Decluttering your space to clear your environment and your head is another tip that I put into practice daily. Packing up items I no longer need, or want, and donating them to others helps me to simplify my life by simplifying my decision-making.

Take A Digital Pause – In the same way that I declutter my place, I limit my email by unsubscribing or bypassing my email inbox, so that only the most important emails appear in my inbox. The distractions of email, social media and our phone’s notifications can leave us feeling scattered and unfocused. And if you don’t have your to-do list in front of you, it’s easy to find yourself looking at your phone as a default. It can give a false sense that you are getting things done. Try putting your phone on grayscale. You would be surprised and how it will put you off your phone!

How to overcome decision fatigue by decluttering your closet.

Build a Routine

Part of my own routine is to create an action item list first thing in the morning. I like to apply the “Rule of 3” to my to-do list. What are the 3 most important things I must get done today? If I am having trouble with one item, I schedule it in my calendar with a reminder or tell someone I am doing something to help myself stay accountable. 

I also use the batch technique – like a maker vs. manager schedule that blocks off certain days for production and other days for planning – to stay on schedule and reduce the chances of decision fatigue. It’s a simple routine that keeps decision-making in check and increases productivity in the process. 

Create Small Actionable Steps

If I am having trouble making decisions, I try to break them down into smaller actionable steps with dates to achieve each step. Breaking down large decisions makes them easier to manage. 

Step 1: Clarify your goal. 
Step 2: Ask yourself: Can I break it down into small steps? 
Step 3: Set a deadline for each step.

Take a Productivity Break 

Taking a break is easier said than done for most of us as entrepreneurs. Stopping in the middle of a task to take a walk or enjoy a cup of tea can seem like a waste. But giving our brain a rest is important if we want to overcome decision fatigue. 

According to Baumeister, the brain is like a muscle that needs to rest when it is overworked. Once it is exhausted, the brain will make decisions impulsively in an effort to save energy. The more we force it to make decisions, the worse those decisions will be. Stepping away from the task at hand frees up our “thinking brain” so we can get back to the work that matters.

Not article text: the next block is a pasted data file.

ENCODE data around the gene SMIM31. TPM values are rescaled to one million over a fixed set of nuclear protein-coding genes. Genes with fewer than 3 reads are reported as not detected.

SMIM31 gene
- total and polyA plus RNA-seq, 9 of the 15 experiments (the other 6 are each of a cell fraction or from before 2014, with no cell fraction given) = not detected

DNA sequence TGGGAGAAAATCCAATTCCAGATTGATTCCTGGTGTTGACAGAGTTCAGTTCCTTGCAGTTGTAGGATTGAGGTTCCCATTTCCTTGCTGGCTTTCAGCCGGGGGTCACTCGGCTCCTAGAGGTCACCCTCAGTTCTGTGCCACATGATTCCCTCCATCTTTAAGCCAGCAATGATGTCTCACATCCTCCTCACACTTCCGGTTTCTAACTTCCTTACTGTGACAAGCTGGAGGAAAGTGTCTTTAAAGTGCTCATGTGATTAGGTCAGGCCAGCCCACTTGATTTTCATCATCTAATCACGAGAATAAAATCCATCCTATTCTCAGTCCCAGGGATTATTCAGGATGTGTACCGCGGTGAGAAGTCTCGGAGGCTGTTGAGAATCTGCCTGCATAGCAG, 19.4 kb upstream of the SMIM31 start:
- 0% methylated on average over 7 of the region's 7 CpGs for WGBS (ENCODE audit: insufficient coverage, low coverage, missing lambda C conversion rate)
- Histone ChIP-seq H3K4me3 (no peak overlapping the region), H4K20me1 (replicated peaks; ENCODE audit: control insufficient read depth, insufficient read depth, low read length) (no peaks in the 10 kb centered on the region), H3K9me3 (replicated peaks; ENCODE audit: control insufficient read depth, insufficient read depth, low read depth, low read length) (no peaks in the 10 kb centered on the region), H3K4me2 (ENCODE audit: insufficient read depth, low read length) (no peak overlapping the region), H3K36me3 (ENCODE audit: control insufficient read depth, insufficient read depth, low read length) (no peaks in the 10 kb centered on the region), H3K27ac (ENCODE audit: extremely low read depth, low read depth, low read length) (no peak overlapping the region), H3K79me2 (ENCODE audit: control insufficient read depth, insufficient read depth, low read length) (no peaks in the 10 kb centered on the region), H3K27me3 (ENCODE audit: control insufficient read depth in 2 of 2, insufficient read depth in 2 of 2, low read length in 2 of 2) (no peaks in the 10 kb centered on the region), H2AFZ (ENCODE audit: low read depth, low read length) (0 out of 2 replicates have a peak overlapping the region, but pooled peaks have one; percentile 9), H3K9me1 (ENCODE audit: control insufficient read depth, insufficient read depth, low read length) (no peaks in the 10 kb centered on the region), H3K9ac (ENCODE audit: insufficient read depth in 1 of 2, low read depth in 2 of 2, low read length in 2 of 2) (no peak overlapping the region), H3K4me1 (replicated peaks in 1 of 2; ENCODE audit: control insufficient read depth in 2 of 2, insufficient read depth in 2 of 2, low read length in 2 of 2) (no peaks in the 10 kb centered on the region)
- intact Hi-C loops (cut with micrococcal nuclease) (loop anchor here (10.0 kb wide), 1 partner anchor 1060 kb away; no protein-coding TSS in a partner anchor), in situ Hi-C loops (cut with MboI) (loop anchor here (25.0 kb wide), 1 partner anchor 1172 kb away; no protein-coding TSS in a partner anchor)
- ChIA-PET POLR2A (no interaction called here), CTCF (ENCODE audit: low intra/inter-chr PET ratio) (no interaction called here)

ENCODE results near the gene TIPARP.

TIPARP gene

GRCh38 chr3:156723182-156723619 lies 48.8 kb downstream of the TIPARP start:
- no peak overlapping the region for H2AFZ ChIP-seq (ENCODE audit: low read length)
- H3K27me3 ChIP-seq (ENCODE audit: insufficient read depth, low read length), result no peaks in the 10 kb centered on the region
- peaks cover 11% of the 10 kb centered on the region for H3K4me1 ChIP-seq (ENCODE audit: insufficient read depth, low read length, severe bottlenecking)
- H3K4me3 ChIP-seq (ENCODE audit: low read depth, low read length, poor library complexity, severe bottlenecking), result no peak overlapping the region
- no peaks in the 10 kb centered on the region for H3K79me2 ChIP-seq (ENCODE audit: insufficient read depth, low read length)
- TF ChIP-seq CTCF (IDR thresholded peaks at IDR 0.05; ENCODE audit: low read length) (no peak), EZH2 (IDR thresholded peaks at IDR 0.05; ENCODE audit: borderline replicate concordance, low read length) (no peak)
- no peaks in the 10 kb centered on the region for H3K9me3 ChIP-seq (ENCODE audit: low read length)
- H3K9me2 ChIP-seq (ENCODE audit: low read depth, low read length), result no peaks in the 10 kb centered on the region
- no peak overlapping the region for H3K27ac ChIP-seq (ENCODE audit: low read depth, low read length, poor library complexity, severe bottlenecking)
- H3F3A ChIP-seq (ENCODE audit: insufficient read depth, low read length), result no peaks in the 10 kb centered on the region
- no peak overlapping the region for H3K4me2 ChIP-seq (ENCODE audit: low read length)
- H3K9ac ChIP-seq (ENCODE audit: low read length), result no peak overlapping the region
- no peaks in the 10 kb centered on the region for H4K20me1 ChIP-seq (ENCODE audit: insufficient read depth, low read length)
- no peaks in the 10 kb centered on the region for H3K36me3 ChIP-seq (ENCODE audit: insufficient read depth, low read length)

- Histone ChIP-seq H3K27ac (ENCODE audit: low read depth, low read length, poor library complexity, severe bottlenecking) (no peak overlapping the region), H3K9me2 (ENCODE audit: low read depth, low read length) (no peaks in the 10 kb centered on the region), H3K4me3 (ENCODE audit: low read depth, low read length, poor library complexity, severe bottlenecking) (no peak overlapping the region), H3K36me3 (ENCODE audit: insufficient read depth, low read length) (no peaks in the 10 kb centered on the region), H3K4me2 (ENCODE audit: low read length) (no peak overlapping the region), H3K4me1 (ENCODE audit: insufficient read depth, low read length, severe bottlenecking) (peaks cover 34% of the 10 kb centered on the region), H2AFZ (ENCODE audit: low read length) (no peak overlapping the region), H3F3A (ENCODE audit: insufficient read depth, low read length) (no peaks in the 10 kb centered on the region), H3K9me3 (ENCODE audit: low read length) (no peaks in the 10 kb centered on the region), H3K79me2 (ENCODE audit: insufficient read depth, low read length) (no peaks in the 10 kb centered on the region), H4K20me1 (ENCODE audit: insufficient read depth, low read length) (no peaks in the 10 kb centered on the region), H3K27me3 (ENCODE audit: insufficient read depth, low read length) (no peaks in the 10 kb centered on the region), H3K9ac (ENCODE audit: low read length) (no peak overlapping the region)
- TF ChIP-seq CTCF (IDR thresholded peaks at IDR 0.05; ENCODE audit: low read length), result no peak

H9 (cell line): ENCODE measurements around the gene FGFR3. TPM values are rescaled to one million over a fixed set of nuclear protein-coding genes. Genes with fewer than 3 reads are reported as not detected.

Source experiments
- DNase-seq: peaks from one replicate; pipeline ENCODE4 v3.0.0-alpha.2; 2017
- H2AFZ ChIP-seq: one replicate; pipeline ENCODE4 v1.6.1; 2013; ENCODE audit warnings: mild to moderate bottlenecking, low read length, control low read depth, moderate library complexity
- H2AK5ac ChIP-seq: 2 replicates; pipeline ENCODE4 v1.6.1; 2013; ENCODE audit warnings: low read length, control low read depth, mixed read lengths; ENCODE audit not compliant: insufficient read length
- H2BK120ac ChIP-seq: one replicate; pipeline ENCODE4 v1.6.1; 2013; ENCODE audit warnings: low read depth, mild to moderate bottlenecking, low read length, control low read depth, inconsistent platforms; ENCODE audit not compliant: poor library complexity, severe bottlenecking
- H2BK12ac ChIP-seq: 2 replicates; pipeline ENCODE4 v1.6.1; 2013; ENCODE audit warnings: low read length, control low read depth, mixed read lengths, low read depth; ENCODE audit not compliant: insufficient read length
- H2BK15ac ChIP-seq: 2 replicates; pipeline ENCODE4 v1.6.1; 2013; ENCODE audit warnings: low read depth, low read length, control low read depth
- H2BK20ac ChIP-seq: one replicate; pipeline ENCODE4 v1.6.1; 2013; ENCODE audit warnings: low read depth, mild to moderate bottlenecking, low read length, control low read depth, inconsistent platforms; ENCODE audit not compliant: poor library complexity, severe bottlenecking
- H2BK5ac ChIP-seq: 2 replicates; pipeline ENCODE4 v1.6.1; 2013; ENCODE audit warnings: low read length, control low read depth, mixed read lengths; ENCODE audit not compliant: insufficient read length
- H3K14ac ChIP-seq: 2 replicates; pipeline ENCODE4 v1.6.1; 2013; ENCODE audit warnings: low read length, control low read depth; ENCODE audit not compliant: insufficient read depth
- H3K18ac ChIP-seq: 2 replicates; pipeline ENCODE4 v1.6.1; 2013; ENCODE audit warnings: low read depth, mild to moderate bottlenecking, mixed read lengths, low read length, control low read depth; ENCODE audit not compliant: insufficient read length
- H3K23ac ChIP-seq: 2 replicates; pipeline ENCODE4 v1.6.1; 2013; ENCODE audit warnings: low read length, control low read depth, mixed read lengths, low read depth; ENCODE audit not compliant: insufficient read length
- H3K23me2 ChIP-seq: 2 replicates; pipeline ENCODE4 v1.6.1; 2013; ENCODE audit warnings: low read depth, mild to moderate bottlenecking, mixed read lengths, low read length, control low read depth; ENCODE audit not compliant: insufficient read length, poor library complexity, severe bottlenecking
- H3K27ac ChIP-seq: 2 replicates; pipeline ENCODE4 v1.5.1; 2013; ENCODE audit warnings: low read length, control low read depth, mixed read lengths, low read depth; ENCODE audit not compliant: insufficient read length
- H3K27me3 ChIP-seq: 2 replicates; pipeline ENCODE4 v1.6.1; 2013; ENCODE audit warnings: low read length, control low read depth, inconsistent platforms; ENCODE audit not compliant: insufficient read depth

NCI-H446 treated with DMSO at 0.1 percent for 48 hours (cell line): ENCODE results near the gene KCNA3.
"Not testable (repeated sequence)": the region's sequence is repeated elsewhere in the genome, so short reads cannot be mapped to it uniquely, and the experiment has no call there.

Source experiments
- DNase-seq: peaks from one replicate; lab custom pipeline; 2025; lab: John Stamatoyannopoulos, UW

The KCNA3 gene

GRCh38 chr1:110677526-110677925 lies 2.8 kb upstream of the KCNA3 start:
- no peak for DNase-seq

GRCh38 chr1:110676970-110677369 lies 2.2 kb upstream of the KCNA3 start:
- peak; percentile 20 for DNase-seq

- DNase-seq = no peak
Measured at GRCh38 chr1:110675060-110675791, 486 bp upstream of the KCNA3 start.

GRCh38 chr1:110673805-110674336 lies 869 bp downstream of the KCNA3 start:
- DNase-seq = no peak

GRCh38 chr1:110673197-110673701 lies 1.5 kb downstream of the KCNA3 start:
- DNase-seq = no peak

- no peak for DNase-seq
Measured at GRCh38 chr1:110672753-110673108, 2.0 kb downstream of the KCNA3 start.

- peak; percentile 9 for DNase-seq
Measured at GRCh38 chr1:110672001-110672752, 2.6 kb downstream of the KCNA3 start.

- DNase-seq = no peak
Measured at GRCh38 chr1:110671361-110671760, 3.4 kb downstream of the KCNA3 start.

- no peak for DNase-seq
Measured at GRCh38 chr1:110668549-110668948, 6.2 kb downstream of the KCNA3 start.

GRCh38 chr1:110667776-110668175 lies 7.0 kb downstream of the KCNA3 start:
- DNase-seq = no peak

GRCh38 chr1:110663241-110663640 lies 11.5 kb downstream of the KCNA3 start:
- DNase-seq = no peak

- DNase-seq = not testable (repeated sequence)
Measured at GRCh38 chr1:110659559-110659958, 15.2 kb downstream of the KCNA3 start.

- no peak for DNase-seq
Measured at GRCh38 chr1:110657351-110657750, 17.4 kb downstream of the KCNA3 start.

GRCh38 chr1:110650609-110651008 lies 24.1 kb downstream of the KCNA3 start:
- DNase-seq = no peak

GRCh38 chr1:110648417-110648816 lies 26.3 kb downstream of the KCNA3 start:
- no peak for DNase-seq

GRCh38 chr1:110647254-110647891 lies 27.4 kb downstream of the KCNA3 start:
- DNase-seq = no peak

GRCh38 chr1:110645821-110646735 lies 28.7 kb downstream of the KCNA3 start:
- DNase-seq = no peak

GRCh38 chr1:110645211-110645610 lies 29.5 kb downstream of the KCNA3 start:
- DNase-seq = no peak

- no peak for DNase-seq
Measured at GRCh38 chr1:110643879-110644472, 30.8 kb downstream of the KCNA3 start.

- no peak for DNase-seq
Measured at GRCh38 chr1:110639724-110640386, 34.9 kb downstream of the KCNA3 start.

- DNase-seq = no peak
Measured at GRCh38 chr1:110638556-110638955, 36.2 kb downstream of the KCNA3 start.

Have a Healthy Snack

Close up of woman holding a bowl of strawberries and grabbing one.

Baumeister’s research also indicates that the more decisions we make, the more our blood glucose – a major source of energy for the human body – decreases. The takeaway? Our brain uses a lot of energy. 

In fact, researchers have found that the brain uses 20 percent of the body’s energy just to help us make decisions each day. Some of us use more energy than others, depending on the task at hand. Keeping a piece of fruit or a granola bar on hand may be the answer to how to overcome decision fatigue for a busy entrepreneur who feels themself tiring out during another busy day. 

The Takeaway

It is natural to feel overwhelmed and even unproductive at times as entrepreneurs. I have been there and I know many other entrepreneurs who have been there, too. We don’t always realize that our innate drive to work harder can cause decision fatigue by exhausting our minds and our bodies. But it can – and does. 

Recognizing the signs of decision fatigue when it starts to interfere with my work and my life has allowed me to put the tips in this blog post into action and reduce my overwhelm. The answer to how to overcome decision fatigue as an entrepreneur is sometimes as simple as creating better work and home routines, taking a productivity break, and making sure that we are giving our brains food for thought. Each of us is different, but the goal is the same – to succeed at work and in life.